Apple’s iPod Shuffle Stifles Podcasting

SAN FRANCISCO — Apple’s latest iPod may be
winning accolades from music lovers but it is raising eyebrows in the
blogosphere.

When CEO Steve Jobs took the wraps off the flash-memory iPod
shuffle,
a few gasps could be heard from bloggers who post audio
files of their conversations — a practice commonly referred to as
podcasting.

For those new to the concept, podcasting is a version of Webcasting
that first became popular with iPod owners. According to online
encyclopedia Wikipedia, podcasters make their audio programs available
for download to portable digital audio devices (iPod, MP3 player, PDA).
Similar to the way TiVo time-shifts video, podcasting lets the audience
download and listen later.

The practice has taken off like wildfire. Directory site
Podcasting.net lists approximately 1,000 sites with new ones added
every
day. The audio streams offer topics ranging from computers and tech
news
to sports and even pets.

But while a 40GB iPod or even a 20GB iPod mini is great for holding
an hour-long podcast, Apple’s iPod shuffle just doesn’t measure up for
taking your favorite online talk show on the road.

“It’s neither a boon nor a bust. It’s just not useful for listening
to podcasts,” said Doc Searls, a respected blogger and co-author of the book
Cluetrain Manifesto. “Navigating inside a long podcast — and
many
are very long — is difficult even with a regular iPod, as it is with
all players. So, rather than fix the one feature that’s lame about the
iPod, they eliminated it completely.”

Smaller and lighter than a pack of gum, iPod shuffle comes in two
models: a 512MB model that holds up to 120 songs for $99 and its 1GB
cousin that costs $149. The device comes without a screen but the hard
drive is not susceptible to motion damage.

iPod Shuffle

The included software includes an AutoFill feature, which
automatically selects songs from a user’s music library and the iPod’s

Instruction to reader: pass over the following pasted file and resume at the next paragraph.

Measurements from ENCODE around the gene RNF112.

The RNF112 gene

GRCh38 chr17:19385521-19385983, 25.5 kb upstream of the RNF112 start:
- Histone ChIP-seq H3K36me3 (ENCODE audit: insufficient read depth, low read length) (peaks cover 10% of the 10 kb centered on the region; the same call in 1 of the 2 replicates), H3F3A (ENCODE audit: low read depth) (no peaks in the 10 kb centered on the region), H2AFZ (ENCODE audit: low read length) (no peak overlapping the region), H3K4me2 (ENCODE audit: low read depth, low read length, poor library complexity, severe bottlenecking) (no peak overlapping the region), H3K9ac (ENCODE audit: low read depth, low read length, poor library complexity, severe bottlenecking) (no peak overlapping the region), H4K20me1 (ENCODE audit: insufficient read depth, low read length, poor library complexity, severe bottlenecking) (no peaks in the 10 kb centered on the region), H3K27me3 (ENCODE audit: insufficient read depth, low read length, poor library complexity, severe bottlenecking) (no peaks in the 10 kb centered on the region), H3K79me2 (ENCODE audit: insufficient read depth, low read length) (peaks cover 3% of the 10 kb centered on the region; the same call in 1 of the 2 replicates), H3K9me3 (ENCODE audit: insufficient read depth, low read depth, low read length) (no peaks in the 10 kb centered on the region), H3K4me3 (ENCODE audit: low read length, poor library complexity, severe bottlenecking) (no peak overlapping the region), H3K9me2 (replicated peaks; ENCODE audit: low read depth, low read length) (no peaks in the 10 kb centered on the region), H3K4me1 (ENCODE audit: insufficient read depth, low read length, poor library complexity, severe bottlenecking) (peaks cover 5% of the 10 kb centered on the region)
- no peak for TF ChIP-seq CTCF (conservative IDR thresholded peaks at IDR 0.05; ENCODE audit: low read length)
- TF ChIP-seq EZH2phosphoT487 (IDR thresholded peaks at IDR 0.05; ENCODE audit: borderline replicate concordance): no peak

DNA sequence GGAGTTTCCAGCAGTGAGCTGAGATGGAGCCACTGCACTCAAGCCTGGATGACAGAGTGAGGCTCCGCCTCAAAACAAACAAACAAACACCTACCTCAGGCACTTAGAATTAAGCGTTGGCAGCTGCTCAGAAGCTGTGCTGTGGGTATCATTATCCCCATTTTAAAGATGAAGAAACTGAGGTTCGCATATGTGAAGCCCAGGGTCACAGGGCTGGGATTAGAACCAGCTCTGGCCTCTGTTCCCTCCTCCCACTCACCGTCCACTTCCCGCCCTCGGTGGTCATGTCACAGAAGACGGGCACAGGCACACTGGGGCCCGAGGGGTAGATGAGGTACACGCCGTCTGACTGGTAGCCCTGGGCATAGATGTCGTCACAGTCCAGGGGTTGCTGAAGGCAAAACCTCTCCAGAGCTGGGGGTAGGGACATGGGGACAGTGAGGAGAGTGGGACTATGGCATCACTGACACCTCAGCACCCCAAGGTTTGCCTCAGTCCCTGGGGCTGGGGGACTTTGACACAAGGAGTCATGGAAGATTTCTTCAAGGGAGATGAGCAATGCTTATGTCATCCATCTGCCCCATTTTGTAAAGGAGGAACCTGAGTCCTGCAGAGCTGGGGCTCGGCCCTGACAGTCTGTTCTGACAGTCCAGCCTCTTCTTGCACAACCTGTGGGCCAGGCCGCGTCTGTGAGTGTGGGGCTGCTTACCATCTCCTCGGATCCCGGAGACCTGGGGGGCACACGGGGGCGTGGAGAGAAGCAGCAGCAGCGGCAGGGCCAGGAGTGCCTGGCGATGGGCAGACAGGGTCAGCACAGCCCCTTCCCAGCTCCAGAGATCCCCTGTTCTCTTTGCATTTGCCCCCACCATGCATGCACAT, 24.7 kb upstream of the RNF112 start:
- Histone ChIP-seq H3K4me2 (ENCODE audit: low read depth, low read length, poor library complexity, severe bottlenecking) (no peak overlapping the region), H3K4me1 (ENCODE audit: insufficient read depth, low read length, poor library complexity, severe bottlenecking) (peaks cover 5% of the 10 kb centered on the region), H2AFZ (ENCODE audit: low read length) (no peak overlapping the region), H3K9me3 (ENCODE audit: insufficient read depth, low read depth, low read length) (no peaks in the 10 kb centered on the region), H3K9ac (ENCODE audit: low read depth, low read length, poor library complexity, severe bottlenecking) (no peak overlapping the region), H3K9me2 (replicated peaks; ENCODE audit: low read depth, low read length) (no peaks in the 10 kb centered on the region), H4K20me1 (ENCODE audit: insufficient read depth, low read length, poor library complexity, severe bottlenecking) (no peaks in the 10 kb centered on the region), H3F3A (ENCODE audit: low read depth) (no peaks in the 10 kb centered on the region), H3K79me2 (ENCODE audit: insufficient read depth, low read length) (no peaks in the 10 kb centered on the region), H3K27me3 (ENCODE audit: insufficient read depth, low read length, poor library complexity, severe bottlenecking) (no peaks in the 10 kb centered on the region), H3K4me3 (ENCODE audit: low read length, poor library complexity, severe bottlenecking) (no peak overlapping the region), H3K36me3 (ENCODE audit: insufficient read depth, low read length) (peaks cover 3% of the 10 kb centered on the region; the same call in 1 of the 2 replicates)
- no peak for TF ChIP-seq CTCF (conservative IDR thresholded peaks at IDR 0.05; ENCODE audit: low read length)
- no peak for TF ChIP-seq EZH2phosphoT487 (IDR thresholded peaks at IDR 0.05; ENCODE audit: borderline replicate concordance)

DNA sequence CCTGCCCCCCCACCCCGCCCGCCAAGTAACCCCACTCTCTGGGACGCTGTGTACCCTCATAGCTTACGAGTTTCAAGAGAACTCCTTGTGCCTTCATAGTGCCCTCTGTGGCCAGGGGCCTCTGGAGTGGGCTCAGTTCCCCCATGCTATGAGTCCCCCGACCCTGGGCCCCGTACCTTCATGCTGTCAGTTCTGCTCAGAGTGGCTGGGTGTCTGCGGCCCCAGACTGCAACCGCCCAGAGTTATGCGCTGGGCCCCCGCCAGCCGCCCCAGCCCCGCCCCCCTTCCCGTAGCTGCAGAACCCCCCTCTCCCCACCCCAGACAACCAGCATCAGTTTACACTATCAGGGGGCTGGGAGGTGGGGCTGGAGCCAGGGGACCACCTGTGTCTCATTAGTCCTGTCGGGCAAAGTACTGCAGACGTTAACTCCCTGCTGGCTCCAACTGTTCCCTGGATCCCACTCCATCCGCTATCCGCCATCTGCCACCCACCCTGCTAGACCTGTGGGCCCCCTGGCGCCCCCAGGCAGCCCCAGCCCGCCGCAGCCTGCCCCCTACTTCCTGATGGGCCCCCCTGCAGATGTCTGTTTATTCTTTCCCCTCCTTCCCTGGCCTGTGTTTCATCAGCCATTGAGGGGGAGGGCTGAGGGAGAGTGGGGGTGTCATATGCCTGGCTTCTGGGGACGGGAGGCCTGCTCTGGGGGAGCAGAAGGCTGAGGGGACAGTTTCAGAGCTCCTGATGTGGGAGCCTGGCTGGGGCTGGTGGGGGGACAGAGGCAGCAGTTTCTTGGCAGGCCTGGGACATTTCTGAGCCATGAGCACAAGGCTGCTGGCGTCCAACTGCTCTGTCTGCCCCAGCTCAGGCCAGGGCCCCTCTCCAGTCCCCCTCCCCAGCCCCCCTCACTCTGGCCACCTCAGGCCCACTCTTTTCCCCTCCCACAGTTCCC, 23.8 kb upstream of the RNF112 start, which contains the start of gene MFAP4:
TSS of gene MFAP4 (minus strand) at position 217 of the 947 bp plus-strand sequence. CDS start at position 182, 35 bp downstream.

set up lets a user manually allocate how much space can be reserved for
music files and how much can be used for data files.

Veteran podcaster and former MTV host Adam Curry said the iPod shuffle makes no sense at
all — and certainly not for podcasting.

“Apple hasn’t picked up on podcasting because they are thinking
about
how things work from Apple to the rest of the world. They are not
seeing
what is happening,” Curry said on his Thursday show, Daily Source
Code
.

While the iPod shuffle may be good as a starter device, given his
preference, Curry commented that he’d rather use a different player
altogether.

Apple is expecting big things with the iPod shuffle. During his
keynote at Macworld Expo, Jobs said the tiny player should help close
the 35 percent gap of the digital music player market share that Apple
does not already own. Jobs said Apple sold more than 4.5 million iPods
in the last three months. The CEO also said new deals with Mercedes,
Toyota, Nissan, Volvo and Ferrari should also help drive sales of the
iPod.

“Apple produced a product they think will grab market share in the
flash-based digital music player market,” Searls told
internetnews.com. “Given their success with the iPod and the
iPod
Mini, why argue with that? I wish ’em well. I also wish they’d make an
iPod that’s better for podcast listening.”

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